6. The further contention of the assessee is that the profits derived from the sale of timber by the company are of a casual and non-recurring nature and therefore exempt from tax under Section 4(3)(vii) of the Act. But then, that very provision requires that the profits sought to be brought under the exemption must not have arisen from a business, the expression 'business' being defined as including any trade, commerce, or manufacture or any adventure or concern in the nature of trade, commerce or manufacture. The receipt in the present case cannot be said to be a casual receipt in the sense in which that expression is used in the Income-tax Act. The expression 'casual' is defined in the Oxford Dictionary in these terms:
'1. Subject to, depending on, or produced by chance; accidental, fortuitous.
2. Occurring or coming at uncertain times; not to be calculated on, uncertain, unsettled.
3. Subject to chance or accident.'
The Articles of Association of the company, which we have seen, clearly show that the purchasing or taking on lease of estates, the clearing, opening, planting, development and improvement of such estates, the cultivation of tea, coffee, cardamom, pepper and trees, and the selling of the produce of the estates, were all included among the objects of he company. The purchase of an estate consisting of forest land as well as arable land, the clearing of the forest land of trees and making the land fit for cultivation for tea, coffee, cardamom, rubber etc., was part of the normal and ordinary line of business of the company. The jungle in the present case was purchased by the company with a view to its exploitation. The land was cleared of the trees and the trees were cut and sized so as to be put on sale in the open market. They were sold in the timber market for advantageous prices. A receipt of money which is known, foreseen, anticipated and worked for in the course, of carrying on a business is not a casual receipt. This is not a casual profit made on isolated buying or selling of an article not amounting to a trade or business. This is not the case of an individual selling a plantation after holding it for a considerable time at a price greater than what he paid for it. The assessee is a public company whose sole 'raison d'etre' is to have a business, to carry it on for profit and to divide the profit among the shareholders as dividends, 'prima facie', therefore any profit that the company makes otherwise than by sale of its plantations must be the taxable profit of its business. In the case of the assessee company the object of its existence, is, among other things, to turn the forest to profit and thereby benefit its shareholders. The fact that the operation of cutting the trees and selling timber may not be carried out again, or may not be carried out for a considerable time hereafter does not make any difference. The company was formed to carry on this business of acquiring clearing and developing estates, clearing the land purchased, of trees and selling them as timber. Necessarily the profits arising from these operations must be profits of the business of the company and cannot be considered to be casual profits. When one is considering whether a certain form of enterprise is carrying on business or not it is material to look and see whether it is a company that is doing it. Where a company or a partnership is formed for the purchase of large estates and for clearing and developing the area and raising a plantation, there is a trade or business because you have that from which you would infer continuity. The company is formed for that purpose and for nothing else. In this case the exploitation of the trees in the estate was made by the company in partnership with a timber merchant and the operations of cutting and sizing the timber, transporting it for sale and selling it in the timber market in Kallai were carried on in the same way as those which are characteristic of ordinary trade in the line of business of a timber merchant. Consequently we hold that the profits realised from the sale of timber, including therein the Kuttikanam fee credited to the estate in the accounts, are trade profits which are liable to income-tax. They are not exempt from taxation as casual profits.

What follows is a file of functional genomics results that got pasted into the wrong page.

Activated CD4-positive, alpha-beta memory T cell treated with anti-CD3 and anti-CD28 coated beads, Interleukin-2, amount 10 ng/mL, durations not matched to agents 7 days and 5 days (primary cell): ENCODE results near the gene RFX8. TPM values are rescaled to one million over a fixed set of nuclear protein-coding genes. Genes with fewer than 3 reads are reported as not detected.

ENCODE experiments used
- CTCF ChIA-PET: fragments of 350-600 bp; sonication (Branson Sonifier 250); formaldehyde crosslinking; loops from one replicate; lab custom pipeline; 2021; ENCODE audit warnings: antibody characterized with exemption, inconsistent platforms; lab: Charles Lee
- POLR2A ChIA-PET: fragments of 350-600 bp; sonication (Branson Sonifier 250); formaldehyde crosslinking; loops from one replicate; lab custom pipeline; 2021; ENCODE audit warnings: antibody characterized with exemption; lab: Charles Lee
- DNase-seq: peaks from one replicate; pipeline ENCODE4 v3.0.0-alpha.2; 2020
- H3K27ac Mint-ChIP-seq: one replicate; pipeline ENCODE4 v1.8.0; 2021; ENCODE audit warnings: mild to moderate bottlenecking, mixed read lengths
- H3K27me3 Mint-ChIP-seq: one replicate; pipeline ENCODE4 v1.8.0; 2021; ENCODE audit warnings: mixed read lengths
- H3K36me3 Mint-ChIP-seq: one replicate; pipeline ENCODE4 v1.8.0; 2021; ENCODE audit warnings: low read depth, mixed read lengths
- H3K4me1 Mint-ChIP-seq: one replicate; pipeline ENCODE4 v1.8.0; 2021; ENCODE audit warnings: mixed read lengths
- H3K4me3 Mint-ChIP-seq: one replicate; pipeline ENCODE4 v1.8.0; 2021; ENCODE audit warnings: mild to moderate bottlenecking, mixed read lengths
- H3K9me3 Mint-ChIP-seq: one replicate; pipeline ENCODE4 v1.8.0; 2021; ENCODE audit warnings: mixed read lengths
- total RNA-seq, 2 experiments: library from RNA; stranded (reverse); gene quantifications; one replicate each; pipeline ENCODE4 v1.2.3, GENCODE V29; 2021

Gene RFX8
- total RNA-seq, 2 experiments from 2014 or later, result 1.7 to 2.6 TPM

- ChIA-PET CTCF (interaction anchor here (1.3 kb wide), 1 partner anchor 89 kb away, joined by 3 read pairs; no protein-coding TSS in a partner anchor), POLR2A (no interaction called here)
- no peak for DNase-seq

7. We therefore answer the question referred tous in the affirmative and against the assessee. Theassessee will pay the costs of the Commissioner ofIncome-tax on this reference which we fix atRs. 250/-.